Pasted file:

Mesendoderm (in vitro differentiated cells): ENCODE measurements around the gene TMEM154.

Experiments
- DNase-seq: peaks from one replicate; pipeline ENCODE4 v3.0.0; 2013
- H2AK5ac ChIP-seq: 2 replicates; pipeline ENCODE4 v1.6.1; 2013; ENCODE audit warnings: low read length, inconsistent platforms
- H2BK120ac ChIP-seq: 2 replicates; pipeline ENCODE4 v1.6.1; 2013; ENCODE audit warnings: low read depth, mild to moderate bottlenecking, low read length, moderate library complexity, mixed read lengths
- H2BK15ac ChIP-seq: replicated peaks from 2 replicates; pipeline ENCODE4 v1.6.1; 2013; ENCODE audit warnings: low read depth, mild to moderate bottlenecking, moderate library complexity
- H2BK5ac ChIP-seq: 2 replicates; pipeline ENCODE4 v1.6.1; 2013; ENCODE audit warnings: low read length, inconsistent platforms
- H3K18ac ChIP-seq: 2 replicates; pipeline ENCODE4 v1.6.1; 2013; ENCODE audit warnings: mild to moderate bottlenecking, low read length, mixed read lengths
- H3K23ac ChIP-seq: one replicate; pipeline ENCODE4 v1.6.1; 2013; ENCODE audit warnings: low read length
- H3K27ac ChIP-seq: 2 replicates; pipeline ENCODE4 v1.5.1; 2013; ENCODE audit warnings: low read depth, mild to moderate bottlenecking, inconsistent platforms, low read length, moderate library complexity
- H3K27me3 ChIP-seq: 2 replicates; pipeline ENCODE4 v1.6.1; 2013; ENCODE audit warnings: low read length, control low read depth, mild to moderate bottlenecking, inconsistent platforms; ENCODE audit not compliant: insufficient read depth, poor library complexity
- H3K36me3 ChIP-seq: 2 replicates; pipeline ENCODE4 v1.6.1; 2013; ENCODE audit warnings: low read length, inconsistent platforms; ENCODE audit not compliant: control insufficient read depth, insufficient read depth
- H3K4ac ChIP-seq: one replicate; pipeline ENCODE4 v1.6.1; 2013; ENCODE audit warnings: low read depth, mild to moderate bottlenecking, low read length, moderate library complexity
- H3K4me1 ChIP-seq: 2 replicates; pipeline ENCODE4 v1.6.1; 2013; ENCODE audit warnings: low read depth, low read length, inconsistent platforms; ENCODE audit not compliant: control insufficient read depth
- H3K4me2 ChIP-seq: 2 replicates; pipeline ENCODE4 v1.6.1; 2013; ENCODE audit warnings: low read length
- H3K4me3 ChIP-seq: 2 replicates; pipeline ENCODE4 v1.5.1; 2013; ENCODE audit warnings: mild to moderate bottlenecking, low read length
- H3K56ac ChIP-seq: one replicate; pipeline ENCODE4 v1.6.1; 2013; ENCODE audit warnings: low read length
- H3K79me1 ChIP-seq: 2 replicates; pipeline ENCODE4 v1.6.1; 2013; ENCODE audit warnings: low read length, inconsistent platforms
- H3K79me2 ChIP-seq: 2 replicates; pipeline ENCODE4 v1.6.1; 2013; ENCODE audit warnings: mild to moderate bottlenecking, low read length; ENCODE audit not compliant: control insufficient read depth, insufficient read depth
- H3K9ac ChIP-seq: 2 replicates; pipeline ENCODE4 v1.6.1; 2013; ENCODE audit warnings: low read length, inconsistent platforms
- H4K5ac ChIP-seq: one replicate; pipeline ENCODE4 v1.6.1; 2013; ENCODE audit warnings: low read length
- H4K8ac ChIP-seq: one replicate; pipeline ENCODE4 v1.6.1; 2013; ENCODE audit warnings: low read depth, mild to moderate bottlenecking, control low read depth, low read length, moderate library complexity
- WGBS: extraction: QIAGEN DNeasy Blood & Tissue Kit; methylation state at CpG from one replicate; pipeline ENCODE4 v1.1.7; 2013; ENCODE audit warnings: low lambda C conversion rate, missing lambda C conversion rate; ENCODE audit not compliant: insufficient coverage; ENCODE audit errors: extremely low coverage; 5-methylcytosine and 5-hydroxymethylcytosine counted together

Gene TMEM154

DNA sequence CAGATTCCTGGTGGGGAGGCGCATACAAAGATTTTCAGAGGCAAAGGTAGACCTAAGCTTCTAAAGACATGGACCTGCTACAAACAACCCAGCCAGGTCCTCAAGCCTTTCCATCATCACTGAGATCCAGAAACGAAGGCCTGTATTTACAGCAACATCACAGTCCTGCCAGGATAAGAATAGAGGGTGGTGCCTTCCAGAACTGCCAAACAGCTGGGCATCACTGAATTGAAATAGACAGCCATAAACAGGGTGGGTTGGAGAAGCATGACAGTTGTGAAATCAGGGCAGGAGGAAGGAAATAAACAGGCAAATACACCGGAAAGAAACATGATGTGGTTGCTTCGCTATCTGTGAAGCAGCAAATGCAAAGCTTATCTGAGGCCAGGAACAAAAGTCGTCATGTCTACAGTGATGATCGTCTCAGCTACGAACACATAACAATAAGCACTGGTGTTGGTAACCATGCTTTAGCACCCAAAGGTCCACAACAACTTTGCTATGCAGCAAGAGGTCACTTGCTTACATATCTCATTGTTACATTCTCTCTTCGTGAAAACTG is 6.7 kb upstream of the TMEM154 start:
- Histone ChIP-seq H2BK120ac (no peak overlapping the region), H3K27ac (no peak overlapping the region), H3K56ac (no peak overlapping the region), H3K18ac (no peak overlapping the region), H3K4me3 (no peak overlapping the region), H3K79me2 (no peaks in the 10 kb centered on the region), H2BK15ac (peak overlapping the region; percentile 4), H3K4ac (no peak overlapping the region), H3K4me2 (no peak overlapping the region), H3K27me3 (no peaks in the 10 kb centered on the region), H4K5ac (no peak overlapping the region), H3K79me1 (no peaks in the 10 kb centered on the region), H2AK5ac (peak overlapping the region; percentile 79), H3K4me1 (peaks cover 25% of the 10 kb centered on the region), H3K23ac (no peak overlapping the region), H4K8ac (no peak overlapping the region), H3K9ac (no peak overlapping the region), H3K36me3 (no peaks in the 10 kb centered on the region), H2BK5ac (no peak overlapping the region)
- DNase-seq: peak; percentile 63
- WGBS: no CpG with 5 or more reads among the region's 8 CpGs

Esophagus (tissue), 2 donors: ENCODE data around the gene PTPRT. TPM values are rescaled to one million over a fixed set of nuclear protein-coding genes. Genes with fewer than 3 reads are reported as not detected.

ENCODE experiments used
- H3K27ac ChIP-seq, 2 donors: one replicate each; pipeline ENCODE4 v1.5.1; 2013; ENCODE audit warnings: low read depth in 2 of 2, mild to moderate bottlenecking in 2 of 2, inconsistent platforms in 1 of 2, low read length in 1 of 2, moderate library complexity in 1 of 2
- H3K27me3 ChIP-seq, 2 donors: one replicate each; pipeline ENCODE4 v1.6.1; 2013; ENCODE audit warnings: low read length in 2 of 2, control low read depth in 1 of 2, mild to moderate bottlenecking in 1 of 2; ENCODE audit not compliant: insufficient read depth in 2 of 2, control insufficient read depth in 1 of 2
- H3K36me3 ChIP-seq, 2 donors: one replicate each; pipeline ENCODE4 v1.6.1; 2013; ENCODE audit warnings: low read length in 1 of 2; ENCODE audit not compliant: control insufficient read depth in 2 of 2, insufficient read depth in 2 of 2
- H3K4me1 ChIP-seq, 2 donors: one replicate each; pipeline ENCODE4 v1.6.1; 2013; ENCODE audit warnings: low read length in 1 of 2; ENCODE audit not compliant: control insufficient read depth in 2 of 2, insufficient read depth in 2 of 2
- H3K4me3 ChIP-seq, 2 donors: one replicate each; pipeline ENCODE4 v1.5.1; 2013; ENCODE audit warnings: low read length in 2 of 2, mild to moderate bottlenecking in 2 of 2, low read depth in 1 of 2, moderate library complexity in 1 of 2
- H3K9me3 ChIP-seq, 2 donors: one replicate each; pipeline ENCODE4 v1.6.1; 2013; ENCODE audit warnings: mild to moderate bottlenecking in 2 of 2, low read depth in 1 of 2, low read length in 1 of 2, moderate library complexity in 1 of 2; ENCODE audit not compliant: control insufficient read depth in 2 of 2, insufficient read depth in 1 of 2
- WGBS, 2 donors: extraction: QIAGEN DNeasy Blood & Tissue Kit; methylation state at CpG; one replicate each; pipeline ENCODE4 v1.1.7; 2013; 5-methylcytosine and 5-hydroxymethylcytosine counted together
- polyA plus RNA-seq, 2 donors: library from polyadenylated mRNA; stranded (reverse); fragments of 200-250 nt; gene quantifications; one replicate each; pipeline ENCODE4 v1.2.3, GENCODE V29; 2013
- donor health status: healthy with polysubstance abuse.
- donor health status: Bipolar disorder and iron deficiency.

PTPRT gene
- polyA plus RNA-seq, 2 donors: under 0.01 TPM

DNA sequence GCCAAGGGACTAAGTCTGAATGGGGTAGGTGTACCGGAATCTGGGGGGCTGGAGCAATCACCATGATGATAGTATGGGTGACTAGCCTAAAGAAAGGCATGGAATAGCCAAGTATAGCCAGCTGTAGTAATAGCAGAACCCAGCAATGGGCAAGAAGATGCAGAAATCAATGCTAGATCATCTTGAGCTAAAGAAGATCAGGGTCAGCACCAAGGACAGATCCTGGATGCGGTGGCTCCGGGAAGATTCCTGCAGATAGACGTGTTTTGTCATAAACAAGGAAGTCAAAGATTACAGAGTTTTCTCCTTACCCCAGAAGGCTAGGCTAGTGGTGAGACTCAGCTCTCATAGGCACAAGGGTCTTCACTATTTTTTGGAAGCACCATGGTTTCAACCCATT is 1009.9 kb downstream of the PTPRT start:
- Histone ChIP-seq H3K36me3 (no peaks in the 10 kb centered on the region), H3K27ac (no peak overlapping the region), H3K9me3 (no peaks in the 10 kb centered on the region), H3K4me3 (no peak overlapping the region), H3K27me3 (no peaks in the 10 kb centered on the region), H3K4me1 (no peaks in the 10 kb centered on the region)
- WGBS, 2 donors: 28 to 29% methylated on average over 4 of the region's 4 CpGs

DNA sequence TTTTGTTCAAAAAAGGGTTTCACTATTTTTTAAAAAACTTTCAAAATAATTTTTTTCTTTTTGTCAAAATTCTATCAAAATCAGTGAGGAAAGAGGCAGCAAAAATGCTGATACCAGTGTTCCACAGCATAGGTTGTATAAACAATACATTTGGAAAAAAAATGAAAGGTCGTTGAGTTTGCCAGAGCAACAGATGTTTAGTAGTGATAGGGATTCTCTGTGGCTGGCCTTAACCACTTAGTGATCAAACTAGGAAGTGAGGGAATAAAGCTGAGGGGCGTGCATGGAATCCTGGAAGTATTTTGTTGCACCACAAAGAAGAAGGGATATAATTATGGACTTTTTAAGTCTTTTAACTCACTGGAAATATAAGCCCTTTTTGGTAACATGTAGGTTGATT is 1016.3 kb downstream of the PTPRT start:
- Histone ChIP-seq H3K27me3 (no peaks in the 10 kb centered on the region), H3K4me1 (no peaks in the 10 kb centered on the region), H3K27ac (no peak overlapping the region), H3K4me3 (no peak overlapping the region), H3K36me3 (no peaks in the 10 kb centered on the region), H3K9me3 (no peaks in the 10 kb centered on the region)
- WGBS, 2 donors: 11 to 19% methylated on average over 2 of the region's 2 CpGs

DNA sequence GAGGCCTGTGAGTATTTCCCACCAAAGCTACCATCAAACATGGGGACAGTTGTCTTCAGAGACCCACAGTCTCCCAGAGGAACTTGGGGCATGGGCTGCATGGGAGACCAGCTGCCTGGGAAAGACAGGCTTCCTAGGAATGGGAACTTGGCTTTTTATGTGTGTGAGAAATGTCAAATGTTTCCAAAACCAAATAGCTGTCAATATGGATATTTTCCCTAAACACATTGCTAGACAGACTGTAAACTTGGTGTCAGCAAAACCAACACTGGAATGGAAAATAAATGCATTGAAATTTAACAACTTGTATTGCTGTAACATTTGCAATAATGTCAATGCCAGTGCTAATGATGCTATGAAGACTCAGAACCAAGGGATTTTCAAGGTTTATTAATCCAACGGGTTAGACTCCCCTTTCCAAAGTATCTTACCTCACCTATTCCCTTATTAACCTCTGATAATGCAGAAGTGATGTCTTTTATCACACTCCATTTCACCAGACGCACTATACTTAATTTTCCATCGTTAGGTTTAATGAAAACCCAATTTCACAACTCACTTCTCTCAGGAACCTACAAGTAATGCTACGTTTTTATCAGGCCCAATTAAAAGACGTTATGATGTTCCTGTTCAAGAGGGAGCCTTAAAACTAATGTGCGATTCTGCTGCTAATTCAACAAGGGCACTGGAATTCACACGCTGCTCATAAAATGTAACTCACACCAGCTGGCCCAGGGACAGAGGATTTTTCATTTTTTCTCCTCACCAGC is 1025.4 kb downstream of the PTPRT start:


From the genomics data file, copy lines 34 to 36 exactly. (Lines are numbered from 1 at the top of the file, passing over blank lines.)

- H3K4me1 ChIP-seq, 2 donors: one replicate each; pipeline ENCODE4 v1.6.1; 2013; ENCODE audit warnings: low read length in 1 of 2; ENCODE audit not compliant: control insufficient read depth in 2 of 2, insufficient read depth in 2 of 2
- H3K4me3 ChIP-seq, 2 donors: one replicate each; pipeline ENCODE4 v1.5.1; 2013; ENCODE audit warnings: low read length in 2 of 2, mild to moderate bottlenecking in 2 of 2, low read depth in 1 of 2, moderate library complexity in 1 of 2
- H3K9me3 ChIP-seq, 2 donors: one replicate each; pipeline ENCODE4 v1.6.1; 2013; ENCODE audit warnings: mild to moderate bottlenecking in 2 of 2, low read depth in 1 of 2, low read length in 1 of 2, moderate library complexity in 1 of 2; ENCODE audit not compliant: control insufficient read depth in 2 of 2, insufficient read depth in 1 of 2